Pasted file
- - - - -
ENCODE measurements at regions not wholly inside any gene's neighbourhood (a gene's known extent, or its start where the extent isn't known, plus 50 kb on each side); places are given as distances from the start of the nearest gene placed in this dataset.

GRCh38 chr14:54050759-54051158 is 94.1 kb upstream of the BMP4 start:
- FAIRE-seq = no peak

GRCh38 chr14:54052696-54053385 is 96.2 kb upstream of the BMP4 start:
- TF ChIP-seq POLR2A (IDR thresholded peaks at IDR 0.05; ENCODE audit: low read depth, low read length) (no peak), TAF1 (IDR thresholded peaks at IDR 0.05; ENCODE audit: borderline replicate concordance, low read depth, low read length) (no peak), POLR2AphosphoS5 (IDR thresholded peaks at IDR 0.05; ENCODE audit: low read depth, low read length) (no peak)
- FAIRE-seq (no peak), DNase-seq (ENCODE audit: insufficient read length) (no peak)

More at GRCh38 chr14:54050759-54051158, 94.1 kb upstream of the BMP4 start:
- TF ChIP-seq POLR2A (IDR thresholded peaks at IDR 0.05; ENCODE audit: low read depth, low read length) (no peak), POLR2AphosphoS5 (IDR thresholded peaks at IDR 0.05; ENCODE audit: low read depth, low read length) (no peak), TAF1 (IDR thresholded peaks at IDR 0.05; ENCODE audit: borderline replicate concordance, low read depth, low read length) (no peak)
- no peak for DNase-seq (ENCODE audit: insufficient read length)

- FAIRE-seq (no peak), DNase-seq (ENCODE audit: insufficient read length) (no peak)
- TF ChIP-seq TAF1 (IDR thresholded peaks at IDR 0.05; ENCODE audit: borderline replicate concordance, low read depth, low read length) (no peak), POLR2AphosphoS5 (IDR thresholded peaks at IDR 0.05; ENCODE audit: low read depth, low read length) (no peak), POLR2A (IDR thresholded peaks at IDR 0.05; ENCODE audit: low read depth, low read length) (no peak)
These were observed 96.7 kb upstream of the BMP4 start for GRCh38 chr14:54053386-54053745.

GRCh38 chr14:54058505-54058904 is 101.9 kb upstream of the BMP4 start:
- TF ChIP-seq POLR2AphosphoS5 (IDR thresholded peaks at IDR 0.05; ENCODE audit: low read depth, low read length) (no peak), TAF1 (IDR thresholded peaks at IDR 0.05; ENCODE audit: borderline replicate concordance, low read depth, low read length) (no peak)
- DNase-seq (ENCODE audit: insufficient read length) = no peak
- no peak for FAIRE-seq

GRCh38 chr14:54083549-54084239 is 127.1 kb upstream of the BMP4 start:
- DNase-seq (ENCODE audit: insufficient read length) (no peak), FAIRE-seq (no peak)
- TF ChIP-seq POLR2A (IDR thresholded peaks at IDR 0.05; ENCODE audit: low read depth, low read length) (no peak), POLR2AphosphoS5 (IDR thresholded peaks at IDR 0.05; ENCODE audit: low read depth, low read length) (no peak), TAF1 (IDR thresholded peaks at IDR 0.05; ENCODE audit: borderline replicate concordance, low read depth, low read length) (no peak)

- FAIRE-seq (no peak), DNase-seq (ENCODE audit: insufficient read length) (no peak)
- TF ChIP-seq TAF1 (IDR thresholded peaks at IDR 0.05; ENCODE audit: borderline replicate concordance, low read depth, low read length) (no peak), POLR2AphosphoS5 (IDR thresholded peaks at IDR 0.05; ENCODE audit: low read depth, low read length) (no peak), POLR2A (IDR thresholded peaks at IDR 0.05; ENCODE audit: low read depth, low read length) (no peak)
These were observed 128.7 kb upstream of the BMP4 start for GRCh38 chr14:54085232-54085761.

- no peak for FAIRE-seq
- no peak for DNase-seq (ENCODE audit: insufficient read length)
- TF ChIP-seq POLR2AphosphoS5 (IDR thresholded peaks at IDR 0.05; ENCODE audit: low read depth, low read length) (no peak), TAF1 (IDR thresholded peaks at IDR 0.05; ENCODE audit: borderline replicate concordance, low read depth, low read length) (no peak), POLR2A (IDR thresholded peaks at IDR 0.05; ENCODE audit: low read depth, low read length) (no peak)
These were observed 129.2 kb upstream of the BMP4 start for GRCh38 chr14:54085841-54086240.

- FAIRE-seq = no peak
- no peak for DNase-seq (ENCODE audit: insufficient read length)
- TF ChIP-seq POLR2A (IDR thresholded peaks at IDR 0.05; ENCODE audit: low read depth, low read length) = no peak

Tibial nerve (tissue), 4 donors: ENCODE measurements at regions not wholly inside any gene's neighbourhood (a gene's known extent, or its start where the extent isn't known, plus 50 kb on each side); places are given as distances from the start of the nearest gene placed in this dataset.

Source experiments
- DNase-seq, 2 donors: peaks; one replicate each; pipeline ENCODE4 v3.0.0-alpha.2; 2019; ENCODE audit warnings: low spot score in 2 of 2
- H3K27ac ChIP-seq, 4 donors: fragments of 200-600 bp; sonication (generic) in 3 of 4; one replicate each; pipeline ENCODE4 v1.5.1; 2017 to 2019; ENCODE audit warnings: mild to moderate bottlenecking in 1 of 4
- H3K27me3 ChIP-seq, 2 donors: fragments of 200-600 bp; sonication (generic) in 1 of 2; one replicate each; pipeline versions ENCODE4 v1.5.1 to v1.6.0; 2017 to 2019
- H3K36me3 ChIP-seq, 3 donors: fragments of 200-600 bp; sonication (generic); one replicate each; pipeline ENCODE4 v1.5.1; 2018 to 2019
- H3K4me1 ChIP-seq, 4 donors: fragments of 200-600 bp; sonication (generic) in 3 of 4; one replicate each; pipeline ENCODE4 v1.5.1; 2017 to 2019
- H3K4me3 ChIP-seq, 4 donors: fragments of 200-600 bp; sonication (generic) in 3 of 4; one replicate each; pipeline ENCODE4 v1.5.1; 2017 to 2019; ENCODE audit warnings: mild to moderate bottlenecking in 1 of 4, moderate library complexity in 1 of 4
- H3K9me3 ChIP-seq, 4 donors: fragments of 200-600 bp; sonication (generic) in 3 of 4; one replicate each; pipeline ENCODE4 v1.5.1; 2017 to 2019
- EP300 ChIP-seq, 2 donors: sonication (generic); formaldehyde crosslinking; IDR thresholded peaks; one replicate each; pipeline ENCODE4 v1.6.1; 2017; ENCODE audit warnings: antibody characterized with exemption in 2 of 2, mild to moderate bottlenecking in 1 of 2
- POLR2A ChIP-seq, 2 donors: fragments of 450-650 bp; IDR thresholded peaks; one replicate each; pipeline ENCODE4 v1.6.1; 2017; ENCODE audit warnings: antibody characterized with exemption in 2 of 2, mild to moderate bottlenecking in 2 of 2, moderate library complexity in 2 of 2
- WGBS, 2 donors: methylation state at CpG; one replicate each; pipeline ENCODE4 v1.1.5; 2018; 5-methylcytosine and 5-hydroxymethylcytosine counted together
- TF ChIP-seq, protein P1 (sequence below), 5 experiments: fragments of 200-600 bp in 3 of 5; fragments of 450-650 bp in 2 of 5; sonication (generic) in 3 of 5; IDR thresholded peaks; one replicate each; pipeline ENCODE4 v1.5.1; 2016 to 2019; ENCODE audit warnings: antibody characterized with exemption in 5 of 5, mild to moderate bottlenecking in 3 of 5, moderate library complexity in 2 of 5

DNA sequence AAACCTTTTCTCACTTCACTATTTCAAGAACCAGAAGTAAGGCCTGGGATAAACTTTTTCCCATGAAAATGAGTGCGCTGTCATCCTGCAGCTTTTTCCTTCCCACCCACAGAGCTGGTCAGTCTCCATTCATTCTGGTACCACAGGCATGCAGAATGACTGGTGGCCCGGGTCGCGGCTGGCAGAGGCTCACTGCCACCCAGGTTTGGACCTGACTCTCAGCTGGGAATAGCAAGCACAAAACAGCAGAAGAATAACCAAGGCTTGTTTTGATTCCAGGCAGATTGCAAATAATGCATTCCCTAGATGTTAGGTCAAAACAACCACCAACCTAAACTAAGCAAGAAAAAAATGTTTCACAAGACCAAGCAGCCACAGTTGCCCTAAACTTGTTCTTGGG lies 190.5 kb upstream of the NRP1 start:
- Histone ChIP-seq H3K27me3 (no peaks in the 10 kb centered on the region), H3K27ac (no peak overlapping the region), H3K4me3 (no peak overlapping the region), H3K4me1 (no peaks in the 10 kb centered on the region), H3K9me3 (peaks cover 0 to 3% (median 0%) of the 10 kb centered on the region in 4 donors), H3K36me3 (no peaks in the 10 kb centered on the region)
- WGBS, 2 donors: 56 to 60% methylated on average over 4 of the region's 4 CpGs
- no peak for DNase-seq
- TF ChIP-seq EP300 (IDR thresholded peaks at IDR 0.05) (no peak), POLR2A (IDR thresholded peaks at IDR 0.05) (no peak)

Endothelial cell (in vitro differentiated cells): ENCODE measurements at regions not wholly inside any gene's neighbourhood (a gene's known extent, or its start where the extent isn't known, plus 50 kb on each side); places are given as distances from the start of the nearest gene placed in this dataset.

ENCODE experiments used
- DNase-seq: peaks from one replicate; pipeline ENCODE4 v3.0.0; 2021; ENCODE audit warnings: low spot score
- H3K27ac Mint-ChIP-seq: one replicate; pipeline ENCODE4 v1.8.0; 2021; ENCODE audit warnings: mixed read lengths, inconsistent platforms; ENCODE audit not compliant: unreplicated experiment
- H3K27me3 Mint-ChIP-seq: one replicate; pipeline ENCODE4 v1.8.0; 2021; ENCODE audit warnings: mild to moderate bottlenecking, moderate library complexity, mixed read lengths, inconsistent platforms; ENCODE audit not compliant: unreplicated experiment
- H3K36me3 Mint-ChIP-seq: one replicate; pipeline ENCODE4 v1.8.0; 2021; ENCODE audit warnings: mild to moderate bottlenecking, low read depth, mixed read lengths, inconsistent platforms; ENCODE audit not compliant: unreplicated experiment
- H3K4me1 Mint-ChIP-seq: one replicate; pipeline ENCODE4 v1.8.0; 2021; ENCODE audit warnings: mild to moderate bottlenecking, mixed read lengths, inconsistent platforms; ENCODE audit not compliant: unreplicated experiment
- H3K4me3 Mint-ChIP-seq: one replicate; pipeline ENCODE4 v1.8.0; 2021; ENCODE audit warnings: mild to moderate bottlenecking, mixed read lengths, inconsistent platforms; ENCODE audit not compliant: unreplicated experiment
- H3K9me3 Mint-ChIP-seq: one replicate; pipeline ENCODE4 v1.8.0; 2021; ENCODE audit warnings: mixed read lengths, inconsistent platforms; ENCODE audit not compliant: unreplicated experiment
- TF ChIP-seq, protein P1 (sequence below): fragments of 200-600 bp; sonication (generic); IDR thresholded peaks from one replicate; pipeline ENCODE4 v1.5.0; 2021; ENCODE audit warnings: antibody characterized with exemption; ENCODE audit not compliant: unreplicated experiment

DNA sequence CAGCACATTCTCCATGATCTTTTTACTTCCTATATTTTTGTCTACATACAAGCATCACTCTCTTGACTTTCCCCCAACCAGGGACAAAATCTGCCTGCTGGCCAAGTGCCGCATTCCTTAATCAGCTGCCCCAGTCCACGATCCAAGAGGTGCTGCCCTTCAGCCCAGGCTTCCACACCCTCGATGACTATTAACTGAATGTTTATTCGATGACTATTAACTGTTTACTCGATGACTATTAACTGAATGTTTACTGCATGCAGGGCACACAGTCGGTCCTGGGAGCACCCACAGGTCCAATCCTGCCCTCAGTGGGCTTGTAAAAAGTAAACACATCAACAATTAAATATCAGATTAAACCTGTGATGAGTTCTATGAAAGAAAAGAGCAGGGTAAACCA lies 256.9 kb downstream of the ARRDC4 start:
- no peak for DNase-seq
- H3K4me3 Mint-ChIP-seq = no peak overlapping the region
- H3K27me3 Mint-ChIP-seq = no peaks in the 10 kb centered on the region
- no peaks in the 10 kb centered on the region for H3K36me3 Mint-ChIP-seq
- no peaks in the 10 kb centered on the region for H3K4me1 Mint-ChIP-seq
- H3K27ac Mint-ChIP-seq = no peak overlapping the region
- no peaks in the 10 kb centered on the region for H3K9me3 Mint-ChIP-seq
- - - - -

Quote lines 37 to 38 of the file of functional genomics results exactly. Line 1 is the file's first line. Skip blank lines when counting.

- H3K4me3 ChIP-seq, 4 donors: fragments of 200-600 bp; sonication (generic) in 3 of 4; one replicate each; pipeline ENCODE4 v1.5.1; 2017 to 2019; ENCODE audit warnings: mild to moderate bottlenecking in 1 of 4, moderate library complexity in 1 of 4
- H3K9me3 ChIP-seq, 4 donors: fragments of 200-600 bp; sonication (generic) in 3 of 4; one replicate each; pipeline ENCODE4 v1.5.1; 2017 to 2019